NSX-T Logical Routing Architecture Part 2

In this article we shall discuss logical routing in NSX-T from the perspective of north/south routing and stateful services. Read on, or click on the link in your Alexa app.

In the previous article I discussed how east/west routing was supported, via the logical routing function in NSX-T, but without the need for control-VMs. In this article we’ll expand on the scenario to talk about north/south needs and stateful services. Before we do that we need to talk about Edge Nodes and Service Routers. ESGs … NO NO NO … Edge Nodes, something completely different. This will be discussed at the end of this article.

Firstly I want to close out the Services Router piece. For every T0/T1 router that you have in your environment you can have an associated services router. The services router is sort of like the ESG in the NSX-V world. It’s a centralised routing construct that handles stateful services and north/south traffic. Where it differs from the ESG is in the way it’s instantiated, and the way interacts with the environment. I’m probably not articulating this in the best way, but let’s work through this and then you’ll see what I mean.

The key thing to understand is that each Logical Router consists of both a distributed router construct (DR) and a centralised routing construct (SR). If you look at the image below you’ll see that Tier0 has both a DR and a SR function running on my Edge Node.

I think at this point it’s worth noting terminology, I’m saying DR and not DLR. Remember one logical router, consisting of a distributed and service function. 

Now if you are wondering does the SR exist on my compute nodes, no it does not, the SR only exists within the Edge nodes, as it’s a centralised function. As it’s a centralised function, similar to an ESG, it serves a core function of providing physical connectivity and integration. To achieve this the SR is connected to VLAN backed uplinks, to the physical network, and as it’s not distributed, we can support dynamic routing via BGP, without any worries about a need for a control-VM. Happy Days!!

Hopefully you’re already asking the question about how the packet get’s from the VM to the SR, to allow connectivity to the physical network. Remember when we attached a Tier-1 to a Tier-0 router NSX-T did some auto-plumbing, the same is true when an SR is instantiated. So firstly an SR is created when you either configure an uplink on your Tier-0 Logical Router, remember the SR is a construct that’s part of the LR, or configure some stateful services. When the SR is setup NSX-T auto-magically connects the SR to its associated DR, this is utilising a network based on the network, and the Management Plane automatically adds the associated static routing. For routing, a default route is added on the DR pointing to the SR, and on the SR side static routes for the DR networks are added. So now when the VM sends a packet destined outbound, a local route lookup on the DR instance on the compute node it resides on, will say send packet to the T0 DR instance on the same node, which in turn will say send the packet to the SR. So all the outbound routing logical happens on the local node/hypervisor. Return traffic happens on the Edge Node where the SR resides.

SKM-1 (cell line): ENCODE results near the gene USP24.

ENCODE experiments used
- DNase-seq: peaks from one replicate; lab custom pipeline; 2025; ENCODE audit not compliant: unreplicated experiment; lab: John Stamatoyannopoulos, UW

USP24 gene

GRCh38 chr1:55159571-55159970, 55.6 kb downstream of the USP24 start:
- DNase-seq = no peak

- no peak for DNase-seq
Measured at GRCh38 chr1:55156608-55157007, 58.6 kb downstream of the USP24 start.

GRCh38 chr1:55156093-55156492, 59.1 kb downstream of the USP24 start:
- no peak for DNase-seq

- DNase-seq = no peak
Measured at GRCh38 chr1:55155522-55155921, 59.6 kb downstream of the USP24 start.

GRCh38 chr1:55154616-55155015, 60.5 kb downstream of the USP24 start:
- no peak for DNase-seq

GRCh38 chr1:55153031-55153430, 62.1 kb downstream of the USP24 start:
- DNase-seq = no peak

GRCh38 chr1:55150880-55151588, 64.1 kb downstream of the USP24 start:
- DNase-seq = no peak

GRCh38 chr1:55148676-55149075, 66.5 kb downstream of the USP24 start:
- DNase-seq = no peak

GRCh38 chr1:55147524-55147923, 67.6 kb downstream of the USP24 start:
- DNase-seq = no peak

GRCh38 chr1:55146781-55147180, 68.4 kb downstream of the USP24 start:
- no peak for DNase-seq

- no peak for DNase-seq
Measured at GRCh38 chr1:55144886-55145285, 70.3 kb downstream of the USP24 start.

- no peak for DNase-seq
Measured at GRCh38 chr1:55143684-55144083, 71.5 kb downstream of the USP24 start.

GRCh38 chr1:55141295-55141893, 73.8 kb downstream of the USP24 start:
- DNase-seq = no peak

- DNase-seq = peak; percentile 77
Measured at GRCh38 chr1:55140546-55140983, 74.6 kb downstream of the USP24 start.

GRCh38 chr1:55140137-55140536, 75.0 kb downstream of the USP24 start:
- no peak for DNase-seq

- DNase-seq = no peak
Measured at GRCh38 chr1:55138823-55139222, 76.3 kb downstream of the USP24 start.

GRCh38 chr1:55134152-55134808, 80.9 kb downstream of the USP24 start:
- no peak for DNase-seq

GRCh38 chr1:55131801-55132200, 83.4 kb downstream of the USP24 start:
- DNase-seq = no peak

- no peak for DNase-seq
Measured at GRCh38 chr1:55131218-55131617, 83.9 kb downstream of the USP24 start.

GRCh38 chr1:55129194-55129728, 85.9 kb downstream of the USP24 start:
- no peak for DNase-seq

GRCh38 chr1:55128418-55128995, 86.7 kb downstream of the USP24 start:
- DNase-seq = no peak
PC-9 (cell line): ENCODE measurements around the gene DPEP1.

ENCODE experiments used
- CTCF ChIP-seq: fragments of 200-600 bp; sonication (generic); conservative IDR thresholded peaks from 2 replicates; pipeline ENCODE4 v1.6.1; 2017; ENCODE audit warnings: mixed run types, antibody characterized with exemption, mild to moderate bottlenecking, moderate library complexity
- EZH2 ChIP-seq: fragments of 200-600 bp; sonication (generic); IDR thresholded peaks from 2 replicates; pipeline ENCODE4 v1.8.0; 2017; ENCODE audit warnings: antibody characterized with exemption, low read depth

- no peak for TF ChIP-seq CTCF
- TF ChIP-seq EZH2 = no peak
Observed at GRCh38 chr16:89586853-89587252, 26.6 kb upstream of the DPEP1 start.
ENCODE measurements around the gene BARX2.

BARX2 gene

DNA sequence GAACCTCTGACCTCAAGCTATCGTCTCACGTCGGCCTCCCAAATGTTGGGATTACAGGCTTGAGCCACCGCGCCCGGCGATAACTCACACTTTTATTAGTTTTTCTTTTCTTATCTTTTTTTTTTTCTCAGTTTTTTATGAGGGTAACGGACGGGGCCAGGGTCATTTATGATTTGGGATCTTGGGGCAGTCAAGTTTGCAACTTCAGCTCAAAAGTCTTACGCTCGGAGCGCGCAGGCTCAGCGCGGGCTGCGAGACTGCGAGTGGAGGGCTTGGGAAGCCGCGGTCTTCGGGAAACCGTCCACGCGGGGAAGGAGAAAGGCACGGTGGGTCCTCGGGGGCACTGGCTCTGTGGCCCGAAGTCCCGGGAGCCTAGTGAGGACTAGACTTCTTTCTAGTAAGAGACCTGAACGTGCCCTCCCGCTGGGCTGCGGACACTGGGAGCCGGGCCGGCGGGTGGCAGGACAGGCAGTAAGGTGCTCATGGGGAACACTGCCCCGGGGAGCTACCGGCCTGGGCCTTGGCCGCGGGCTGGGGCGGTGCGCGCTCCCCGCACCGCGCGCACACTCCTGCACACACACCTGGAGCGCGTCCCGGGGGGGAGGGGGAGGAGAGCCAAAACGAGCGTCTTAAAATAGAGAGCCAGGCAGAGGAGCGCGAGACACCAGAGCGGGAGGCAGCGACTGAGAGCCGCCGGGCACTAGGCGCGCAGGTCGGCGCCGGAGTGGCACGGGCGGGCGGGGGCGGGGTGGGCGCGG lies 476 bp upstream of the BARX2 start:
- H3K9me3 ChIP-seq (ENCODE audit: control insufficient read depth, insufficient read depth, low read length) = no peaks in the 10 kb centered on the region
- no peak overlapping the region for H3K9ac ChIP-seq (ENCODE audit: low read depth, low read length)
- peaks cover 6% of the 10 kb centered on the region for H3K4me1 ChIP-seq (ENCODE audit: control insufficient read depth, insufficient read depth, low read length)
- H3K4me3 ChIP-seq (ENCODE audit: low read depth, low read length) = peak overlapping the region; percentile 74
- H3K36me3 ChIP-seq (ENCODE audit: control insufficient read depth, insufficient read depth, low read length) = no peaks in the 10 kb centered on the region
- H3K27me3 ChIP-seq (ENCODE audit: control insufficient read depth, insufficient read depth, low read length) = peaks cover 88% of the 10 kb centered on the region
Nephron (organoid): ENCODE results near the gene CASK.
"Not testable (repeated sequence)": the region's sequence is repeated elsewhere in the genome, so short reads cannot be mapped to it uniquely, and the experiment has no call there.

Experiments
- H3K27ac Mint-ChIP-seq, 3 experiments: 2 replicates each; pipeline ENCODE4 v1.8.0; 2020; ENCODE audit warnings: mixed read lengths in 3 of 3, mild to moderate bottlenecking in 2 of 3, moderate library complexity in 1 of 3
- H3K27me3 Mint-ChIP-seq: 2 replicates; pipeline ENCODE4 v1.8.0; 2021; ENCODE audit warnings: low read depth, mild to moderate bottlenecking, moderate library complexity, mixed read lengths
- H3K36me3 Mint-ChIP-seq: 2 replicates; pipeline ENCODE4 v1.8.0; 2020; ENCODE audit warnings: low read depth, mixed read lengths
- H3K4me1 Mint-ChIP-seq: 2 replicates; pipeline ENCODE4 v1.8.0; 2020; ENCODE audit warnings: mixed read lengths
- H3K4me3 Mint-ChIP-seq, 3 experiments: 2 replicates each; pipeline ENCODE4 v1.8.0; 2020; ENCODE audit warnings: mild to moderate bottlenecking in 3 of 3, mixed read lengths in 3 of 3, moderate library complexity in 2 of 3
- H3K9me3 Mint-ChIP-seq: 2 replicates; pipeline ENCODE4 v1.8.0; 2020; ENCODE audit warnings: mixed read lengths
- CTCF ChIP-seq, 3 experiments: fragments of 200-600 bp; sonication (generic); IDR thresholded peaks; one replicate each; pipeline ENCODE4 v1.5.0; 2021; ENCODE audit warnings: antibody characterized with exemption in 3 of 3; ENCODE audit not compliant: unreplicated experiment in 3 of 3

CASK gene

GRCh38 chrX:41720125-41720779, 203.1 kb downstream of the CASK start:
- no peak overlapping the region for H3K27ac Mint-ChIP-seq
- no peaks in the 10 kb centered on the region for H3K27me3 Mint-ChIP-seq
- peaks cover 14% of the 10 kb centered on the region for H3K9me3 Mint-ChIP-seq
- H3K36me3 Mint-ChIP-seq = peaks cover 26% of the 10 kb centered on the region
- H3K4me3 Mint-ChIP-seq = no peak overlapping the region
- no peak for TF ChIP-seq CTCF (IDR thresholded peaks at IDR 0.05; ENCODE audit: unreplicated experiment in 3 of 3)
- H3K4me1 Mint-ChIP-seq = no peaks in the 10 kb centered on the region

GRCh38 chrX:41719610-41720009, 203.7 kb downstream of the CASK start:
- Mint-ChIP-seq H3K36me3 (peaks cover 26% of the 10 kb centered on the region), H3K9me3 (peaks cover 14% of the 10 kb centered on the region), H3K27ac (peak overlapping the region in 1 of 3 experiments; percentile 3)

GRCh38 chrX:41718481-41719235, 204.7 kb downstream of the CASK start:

From traffic flow perspective the following diagram demonstrates how things work at a high level:

So let’s break this down a bit, and validate how the SR is setup for us, and then we’ll close out with a discussion on edge nodes.

  • At the of Part 1 we setup east west routing between out Tier1 connected logical subnets, and attached this to our Tier0 router. The goal was to demonstrate that without an uplink or stateful services enabled on Tier0, the edge node was not utilised, i.e. no SR was instantiated. let’s quickly double check this. Below you’ll see that on my Edge Node I have no SR, and in fact no DR either. This I’m expecting as the DR will only existing in the Edge Node once I have an SR

  • I’ll now configure an uplink on my Tier0, and I expect an SR to be created, and that auto plumbing between SR and DR to happen

  • After configuring the uplink we can confirm the t0 DR and SR are setup on the Edge Node, as well as the T1 instance for local route lookups. If we look at the route table we shall also see we have the 169.254.x.x connection as expected.

So on our Edge Node, we have now validated that the SR instance gets setup only ones an uplink, or stateful services is configured. So now let’s close this out with a discussion about the Edge Node.

As always, I hope this helps, any errors please provide feedback and good luck in your NSX-T journey.


Bal Birdy

2 thoughts on “NSX-T Logical Routing Architecture Part 2”

  1. Pingback: My setbacks & challenges on my way to obtaining my VCP-NV 2019 (NSX-T 2.4) (2V0-41.19 exam) Certification - s0x

  2. Pingback: VCP-NV 2019 (NSX-T 2.4) (2V0-41.19 exam) Exam Prep - Digital Thought Disruption

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